Moving to Israel is expensive. Getting started is as well so if one takes the agency’s recommendations and moves to be a part of the growing outskirts they are facing a tough uphill climb adapting, surviving, much less thriving. The idea that if you don’t click in that area you can eventually move to the center is much more complicated due to finances and frankly the competition for work is that much greater. In fact many center people tired of the competition move to the outskirts. That says something.

Pay is also a pointless argument. Most businesses don’t want to pay a new immigrant still learning the language and nuances of being here. If given the choice they’d rather have refugees or foreign workers that they can work like a horse days without breaks and no extra government expenses normally required for a citizen. Case in point 4,500 Jordanians allowed to work now in Eilat for hotels, service and labor work. They give foreign workers extra classes to learn the language of their jobs so they often sound much more proficient than new olim.

Finally the last ideas from the government are to go back to school but without a good grasp of the language this is a joke. Further there is the offer to olim to get a low interest rate loan for a start up business but again the classes are in business level Ivrit. Nice way for the government to protect it’s cash flow.

Another note about education. As one of my friends who is a former hospital nurse told me that in America you only have to pass a test for your profession, but in Israel she was told to do two years of nursing school here in order to qualify for a position in nursing in Israel on top of her two degrees she already has from her previous country. I can tell you that while there are many good nurses in Israel as well as doctors, there is a need for more and frankly the system of absorbing professionals in Israel is, shall I dare say broken.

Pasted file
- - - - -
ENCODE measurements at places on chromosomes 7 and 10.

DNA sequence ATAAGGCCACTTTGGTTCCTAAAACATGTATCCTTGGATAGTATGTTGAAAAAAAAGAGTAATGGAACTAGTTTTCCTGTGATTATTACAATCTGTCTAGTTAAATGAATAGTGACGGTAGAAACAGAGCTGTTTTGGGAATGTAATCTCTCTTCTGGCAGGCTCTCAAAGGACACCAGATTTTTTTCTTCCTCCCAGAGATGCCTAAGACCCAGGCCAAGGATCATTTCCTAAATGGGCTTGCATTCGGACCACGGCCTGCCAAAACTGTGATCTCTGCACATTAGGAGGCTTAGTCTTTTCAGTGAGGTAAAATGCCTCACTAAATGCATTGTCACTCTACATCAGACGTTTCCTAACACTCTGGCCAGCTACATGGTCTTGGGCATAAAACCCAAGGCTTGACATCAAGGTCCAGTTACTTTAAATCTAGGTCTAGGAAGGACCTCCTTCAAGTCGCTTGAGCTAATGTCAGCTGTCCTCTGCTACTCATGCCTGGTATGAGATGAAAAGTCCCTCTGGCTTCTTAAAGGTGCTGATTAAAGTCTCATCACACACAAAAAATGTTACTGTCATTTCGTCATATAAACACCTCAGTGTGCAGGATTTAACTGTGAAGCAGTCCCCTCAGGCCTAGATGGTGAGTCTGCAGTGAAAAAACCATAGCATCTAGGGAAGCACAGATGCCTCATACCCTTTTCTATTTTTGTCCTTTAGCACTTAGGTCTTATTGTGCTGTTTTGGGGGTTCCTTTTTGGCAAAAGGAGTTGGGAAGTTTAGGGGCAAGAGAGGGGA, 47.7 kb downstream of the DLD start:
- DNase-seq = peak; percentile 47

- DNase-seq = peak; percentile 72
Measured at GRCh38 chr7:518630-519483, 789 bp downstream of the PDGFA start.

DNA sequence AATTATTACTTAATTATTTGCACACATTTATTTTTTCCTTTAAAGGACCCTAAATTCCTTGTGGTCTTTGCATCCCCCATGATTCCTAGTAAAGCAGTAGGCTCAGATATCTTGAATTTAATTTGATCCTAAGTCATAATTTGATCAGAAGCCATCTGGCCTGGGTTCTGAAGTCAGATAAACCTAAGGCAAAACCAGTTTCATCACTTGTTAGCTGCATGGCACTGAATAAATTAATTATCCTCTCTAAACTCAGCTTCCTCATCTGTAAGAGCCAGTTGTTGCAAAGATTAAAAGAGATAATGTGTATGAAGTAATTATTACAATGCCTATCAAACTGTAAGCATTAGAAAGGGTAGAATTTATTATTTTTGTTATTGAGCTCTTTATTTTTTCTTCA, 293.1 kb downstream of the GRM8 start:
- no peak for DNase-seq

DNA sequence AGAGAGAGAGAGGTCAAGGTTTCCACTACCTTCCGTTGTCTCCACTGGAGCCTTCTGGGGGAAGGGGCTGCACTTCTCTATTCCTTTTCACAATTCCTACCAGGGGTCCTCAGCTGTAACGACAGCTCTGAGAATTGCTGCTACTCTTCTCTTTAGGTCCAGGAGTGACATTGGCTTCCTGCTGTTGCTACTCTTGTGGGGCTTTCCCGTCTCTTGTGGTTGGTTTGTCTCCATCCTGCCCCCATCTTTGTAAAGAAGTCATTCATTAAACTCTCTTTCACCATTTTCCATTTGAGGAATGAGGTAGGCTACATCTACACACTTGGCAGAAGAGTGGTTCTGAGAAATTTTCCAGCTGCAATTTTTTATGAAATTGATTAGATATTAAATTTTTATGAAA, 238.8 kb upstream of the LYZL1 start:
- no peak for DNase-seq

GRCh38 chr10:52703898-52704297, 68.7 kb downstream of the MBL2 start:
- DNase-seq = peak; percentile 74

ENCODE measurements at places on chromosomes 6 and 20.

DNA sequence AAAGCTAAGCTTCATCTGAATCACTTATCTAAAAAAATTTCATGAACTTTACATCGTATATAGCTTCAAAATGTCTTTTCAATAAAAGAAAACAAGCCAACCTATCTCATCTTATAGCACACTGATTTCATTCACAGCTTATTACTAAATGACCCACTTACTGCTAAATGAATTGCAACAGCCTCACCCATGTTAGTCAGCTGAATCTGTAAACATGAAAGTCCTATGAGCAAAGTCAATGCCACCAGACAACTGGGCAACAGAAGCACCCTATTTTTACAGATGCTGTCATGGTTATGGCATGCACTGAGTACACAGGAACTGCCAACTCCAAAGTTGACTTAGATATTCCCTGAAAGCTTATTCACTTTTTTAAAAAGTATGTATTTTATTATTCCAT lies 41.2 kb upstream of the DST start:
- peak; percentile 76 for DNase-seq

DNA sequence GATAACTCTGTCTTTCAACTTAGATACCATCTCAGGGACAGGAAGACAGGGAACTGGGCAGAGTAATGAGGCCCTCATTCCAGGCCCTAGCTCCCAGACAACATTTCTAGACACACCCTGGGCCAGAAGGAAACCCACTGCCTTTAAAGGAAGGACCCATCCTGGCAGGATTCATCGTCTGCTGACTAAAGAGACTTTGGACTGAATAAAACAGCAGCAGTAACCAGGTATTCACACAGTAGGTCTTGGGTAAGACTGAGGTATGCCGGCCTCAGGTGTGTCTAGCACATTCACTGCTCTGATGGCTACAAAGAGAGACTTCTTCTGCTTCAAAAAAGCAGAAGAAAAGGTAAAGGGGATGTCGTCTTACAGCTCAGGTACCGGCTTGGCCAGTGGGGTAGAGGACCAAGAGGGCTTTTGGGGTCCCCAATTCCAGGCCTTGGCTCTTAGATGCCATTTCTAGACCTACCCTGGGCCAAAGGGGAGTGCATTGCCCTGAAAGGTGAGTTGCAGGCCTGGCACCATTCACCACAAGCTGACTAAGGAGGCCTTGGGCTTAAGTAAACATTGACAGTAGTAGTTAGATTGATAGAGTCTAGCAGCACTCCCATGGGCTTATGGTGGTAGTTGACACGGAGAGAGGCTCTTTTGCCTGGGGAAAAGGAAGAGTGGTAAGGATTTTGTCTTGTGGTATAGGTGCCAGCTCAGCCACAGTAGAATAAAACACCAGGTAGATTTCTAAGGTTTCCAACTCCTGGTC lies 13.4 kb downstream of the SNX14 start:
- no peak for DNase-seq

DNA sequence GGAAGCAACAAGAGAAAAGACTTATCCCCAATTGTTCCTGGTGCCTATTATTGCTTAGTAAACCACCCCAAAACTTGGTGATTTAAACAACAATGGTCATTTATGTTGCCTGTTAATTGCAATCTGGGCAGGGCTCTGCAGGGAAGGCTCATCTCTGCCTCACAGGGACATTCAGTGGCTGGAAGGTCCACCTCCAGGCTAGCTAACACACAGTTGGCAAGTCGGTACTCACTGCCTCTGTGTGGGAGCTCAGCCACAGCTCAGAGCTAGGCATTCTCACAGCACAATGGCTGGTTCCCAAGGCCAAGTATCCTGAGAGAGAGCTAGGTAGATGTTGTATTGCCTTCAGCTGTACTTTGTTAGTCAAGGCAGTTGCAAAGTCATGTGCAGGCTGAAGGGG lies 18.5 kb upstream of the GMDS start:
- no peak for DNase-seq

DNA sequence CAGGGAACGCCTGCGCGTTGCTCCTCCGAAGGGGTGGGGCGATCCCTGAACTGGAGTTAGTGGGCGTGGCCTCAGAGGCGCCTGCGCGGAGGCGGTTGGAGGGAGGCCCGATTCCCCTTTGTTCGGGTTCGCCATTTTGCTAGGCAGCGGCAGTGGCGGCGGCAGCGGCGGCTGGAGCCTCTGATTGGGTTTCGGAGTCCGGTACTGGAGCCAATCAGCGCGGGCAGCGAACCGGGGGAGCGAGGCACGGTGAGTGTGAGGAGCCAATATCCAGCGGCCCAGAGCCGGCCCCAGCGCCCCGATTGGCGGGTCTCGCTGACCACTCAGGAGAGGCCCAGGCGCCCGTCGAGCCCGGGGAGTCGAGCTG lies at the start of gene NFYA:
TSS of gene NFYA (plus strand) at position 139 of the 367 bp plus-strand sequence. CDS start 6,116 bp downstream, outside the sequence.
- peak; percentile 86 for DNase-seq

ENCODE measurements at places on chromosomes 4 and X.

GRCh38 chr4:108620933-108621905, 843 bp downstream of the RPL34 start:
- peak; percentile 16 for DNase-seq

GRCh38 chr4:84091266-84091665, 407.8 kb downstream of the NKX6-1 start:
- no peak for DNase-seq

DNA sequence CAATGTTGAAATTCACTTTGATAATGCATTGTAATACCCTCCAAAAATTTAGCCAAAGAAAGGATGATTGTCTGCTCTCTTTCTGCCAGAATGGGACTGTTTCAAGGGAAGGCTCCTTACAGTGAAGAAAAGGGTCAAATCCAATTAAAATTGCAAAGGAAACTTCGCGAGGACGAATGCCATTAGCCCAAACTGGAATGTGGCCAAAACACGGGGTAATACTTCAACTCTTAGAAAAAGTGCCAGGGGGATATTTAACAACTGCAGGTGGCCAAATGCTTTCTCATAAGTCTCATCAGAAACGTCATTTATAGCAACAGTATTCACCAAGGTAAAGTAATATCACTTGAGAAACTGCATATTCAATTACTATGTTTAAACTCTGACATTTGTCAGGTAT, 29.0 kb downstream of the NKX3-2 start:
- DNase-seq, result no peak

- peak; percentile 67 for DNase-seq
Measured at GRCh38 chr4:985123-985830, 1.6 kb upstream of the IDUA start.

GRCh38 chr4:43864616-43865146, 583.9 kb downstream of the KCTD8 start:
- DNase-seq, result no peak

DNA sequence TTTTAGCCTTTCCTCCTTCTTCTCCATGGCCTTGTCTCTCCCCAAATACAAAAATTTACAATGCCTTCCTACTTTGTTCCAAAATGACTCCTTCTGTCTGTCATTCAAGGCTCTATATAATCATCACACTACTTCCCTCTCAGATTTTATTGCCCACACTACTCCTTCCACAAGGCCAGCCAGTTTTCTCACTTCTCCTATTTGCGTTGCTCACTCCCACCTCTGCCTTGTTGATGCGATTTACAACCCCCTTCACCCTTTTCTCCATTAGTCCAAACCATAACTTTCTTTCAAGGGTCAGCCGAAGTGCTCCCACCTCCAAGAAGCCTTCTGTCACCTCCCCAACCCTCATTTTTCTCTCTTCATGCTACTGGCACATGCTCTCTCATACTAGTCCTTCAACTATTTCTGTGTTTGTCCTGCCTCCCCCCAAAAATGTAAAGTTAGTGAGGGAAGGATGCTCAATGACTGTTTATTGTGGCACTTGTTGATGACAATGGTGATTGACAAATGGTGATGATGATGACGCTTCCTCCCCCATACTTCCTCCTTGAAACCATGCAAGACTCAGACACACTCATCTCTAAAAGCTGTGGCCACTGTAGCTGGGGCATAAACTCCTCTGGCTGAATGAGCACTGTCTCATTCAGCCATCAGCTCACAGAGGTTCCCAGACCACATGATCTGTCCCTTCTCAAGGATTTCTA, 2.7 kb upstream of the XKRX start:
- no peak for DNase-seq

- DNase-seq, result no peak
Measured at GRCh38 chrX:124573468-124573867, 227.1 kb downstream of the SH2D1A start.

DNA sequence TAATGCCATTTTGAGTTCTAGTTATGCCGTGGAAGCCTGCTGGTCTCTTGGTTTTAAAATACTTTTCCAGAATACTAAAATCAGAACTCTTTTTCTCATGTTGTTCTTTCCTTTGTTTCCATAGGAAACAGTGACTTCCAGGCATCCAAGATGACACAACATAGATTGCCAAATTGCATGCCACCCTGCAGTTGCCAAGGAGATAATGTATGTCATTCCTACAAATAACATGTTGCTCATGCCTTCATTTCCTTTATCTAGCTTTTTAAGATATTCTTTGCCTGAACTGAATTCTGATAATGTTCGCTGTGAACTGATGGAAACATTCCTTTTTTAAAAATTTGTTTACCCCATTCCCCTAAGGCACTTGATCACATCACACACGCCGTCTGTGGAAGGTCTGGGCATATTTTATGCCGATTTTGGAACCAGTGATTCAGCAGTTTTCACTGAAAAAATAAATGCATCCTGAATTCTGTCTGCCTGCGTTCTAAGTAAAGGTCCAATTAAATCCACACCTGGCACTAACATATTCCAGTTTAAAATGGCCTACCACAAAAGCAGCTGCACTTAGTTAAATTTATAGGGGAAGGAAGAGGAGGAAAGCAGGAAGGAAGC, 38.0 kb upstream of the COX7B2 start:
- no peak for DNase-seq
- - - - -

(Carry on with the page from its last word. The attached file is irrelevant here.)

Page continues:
Retired or independently wealthy, meaning a basic of 200,000 dollars is the dream Olim experience. Any fusses they just hire lawyers to sort out their messes.

For the average Olim, you have to have a bigger more meaningful reason to live in Israel. Work, language, expenses cannot be your litmus test. You have to have a deeper reason.

Ultimately every Olim who takes the plunge to come here must expect that the transition will be difficult and challenging. If you don’t have that struggle than consider yourself one special person. While Olim are conditioned to believe they are joining their extended family when they come here, just remember in real life we don’t always get along with everyone in the best of circumstances. Someone has to do the cooking, the cleaning, the greeting, the dishes, etc. Gather around people who really feel trustworthy. Don’t assume anything. Be flexible. If anyone had told me that with all my education I would clean hotel rooms for two years in my late forties and doing massage therapy in my fifties as a doctor, I’d have never believed them. I am here because Israel is more than even all of that stuff. I love 💙 Israel, but it has a lot of improving to do for Olim. All the best.